And wondered how on earth to tease apart
The knots their souls are tied in (reef or bowline)
Who think the good life’s found above the snowline.

The classic polar expedition’s personnel
    Were capable, Edwardian and intense;
Good sports; good diary-keepers; fit as hell;
    Trained by their education to think tents
    Were the natural sites for virtuous events.
Yet these solid types made journeys that involved
Odder qualities than toughness or resolve.

I see them walking, always in a line,
    Pursuing an abstraction through the snow;
Above (thanks to refraction) six suns shine
    And wrap them round in whiteness as they go,
    Skin blackened, feet wrecked, agonisedly slow.
But it isn’t meteorology, or nature’s wild trompe l’oeil,
That can explain their journal entries, indicating joy.

If I’m to understand at all, I need a way
    Of obtaining for my book a steady fix
On emotions that you don’t meet every day –
    The atavistic ones, the muscly ethics
    You tried to grasp yourself, ascending F6.
It’s especially hard to find out what they mean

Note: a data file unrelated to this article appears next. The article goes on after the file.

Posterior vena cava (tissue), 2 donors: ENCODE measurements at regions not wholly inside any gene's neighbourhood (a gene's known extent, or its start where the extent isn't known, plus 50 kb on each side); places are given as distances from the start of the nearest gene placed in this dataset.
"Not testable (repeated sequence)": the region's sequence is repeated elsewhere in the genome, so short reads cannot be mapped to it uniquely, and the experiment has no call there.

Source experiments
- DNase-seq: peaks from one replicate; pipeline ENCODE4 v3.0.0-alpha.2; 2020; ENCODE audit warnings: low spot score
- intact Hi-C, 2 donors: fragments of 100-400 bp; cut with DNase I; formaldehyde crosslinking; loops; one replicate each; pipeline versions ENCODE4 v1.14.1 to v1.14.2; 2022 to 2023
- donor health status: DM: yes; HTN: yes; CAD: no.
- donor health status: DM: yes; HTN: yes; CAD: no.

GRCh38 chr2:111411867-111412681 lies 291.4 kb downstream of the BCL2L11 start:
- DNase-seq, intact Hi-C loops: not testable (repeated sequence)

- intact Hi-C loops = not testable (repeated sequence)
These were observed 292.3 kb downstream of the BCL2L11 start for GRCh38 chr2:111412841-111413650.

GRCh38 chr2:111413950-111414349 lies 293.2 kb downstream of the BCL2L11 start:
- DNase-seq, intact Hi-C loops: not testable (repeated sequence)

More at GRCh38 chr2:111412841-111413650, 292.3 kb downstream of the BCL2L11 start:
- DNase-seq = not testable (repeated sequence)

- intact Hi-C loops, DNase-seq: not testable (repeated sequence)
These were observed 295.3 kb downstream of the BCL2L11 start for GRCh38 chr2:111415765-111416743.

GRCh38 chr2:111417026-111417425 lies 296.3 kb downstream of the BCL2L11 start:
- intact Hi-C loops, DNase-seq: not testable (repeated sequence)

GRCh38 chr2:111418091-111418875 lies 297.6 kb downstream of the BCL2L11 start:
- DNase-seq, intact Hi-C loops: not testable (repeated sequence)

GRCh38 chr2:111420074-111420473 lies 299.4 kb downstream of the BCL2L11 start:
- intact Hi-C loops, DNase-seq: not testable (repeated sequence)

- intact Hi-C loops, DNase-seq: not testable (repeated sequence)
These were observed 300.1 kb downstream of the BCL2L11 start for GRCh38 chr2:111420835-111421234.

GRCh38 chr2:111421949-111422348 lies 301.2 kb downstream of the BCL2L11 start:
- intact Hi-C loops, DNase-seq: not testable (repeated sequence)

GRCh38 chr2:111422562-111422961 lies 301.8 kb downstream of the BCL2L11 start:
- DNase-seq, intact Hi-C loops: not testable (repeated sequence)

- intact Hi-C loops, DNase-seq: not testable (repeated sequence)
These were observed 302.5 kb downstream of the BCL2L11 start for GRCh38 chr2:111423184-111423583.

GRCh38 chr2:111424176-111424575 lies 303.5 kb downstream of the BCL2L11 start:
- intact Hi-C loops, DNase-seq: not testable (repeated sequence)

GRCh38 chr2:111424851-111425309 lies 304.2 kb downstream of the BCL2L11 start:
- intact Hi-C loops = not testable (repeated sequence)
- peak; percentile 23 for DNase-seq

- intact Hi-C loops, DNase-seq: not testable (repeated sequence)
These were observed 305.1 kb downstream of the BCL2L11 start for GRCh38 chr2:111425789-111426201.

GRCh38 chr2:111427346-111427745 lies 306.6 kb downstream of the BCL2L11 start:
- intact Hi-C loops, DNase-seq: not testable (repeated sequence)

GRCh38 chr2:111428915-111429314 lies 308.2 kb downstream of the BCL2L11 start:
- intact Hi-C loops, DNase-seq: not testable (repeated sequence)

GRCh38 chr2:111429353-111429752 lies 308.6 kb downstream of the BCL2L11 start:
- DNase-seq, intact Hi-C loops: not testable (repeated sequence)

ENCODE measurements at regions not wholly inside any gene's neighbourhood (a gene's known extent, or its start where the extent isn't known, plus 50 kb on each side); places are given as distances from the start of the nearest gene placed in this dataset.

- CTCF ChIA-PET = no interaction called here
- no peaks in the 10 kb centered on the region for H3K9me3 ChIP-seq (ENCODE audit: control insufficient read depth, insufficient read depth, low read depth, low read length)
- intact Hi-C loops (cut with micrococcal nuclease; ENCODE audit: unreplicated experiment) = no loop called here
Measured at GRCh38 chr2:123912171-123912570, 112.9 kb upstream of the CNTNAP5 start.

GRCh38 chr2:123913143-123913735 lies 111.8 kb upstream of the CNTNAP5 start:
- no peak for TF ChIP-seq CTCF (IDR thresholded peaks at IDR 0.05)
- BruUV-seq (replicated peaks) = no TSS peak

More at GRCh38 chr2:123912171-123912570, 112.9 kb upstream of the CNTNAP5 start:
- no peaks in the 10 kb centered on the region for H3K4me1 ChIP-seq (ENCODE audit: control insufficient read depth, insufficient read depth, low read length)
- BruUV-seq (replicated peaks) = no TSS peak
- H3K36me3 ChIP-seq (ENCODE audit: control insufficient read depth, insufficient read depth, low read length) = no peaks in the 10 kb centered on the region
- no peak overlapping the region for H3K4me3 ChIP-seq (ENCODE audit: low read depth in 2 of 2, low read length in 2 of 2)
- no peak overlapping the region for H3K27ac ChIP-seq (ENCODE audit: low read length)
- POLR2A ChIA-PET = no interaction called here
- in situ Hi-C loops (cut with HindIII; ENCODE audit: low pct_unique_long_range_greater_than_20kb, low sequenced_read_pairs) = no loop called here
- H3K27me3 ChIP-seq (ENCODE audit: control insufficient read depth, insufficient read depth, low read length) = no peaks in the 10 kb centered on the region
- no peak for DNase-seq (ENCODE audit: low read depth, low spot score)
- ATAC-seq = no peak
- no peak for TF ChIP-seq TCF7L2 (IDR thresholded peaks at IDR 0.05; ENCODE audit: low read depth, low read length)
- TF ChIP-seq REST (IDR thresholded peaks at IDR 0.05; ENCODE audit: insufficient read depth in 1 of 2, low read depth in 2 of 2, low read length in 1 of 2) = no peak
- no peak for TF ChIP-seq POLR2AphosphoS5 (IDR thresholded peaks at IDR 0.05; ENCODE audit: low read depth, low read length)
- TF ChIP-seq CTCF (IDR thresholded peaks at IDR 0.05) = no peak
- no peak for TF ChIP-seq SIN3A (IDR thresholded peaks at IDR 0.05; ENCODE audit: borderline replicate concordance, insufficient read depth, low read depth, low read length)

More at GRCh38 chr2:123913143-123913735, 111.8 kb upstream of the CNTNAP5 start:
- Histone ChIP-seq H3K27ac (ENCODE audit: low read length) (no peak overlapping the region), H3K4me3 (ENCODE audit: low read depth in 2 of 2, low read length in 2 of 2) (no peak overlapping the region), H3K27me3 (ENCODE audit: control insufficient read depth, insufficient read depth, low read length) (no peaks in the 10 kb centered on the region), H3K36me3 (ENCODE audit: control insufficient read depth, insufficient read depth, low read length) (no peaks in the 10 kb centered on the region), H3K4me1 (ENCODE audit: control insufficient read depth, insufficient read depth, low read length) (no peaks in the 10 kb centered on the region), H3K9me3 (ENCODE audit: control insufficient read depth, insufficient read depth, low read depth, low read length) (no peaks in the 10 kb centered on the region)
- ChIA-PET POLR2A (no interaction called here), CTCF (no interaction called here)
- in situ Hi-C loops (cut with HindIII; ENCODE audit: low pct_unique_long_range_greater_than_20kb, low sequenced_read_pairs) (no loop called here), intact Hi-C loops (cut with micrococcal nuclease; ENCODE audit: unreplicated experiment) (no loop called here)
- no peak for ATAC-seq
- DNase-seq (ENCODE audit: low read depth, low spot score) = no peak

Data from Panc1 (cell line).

Because the censorship of laughter intervenes:

(It might also be worthwhile to compare this with Donald Davie's "Remembering the Thirties.")

While I'm on this topic let me quote a bit from Letters from Iceland that I rediscovered today:
Dried fish is a staple food in Iceland. This should be shredded with the fingers and eaten with butter. It varies in toughness. The tougher kind tastes like toenails, and the softer kind like the skin off the soles of one's feet.

Thursday, July 5, 2012

Everything he blanked was here

Philip Roth, famously, at the close of Sabbath's Theater:
And he couldn' t do it. He could not fucking die. How could he leave? How could he go? Everything he hated was here.

I just found out that he'd used almost the same construction in American Pastoral (his next novel):
The longing he would feel if he had to live in another country. Yes, everything that gave meaning to his accomplishments had been American. Everything he loved was here.